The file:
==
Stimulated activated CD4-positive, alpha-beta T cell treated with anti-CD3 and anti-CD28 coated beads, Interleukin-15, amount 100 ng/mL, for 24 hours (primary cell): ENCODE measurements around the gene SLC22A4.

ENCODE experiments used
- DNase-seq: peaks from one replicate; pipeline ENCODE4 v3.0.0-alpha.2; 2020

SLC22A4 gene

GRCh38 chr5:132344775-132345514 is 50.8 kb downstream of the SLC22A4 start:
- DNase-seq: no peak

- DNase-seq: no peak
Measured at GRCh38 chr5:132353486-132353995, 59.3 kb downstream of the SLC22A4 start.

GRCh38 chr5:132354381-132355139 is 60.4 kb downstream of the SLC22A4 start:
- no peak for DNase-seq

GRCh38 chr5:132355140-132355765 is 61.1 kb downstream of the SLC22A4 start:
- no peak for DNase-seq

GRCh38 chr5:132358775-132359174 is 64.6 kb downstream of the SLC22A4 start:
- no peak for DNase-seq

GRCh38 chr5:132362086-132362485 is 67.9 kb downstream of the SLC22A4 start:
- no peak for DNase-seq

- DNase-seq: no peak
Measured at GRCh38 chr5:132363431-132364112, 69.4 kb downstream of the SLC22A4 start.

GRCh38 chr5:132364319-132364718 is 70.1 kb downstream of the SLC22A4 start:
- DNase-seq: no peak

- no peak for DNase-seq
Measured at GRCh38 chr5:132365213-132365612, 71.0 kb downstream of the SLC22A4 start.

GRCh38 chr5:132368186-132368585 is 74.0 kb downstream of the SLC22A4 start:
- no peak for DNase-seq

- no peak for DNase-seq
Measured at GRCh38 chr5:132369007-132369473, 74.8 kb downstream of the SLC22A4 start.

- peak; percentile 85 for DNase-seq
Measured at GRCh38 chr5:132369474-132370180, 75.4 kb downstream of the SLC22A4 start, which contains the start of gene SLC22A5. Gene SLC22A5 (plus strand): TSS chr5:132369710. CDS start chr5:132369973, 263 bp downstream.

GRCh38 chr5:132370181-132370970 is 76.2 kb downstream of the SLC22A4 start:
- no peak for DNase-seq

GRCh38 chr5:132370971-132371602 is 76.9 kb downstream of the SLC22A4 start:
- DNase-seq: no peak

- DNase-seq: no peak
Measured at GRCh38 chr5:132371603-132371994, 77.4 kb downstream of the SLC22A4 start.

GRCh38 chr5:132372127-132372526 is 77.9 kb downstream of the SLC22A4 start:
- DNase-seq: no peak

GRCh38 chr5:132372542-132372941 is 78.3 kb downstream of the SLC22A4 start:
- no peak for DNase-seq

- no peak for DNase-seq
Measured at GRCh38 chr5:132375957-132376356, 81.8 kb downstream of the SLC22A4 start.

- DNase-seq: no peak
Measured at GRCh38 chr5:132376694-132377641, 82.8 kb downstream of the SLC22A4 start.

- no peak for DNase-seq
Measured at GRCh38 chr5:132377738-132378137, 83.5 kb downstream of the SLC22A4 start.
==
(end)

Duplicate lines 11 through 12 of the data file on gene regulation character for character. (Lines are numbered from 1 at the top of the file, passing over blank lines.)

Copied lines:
GRCh38 chr5:132355140-132355765 is 61.1 kb downstream of the SLC22A4 start:
- no peak for DNase-seq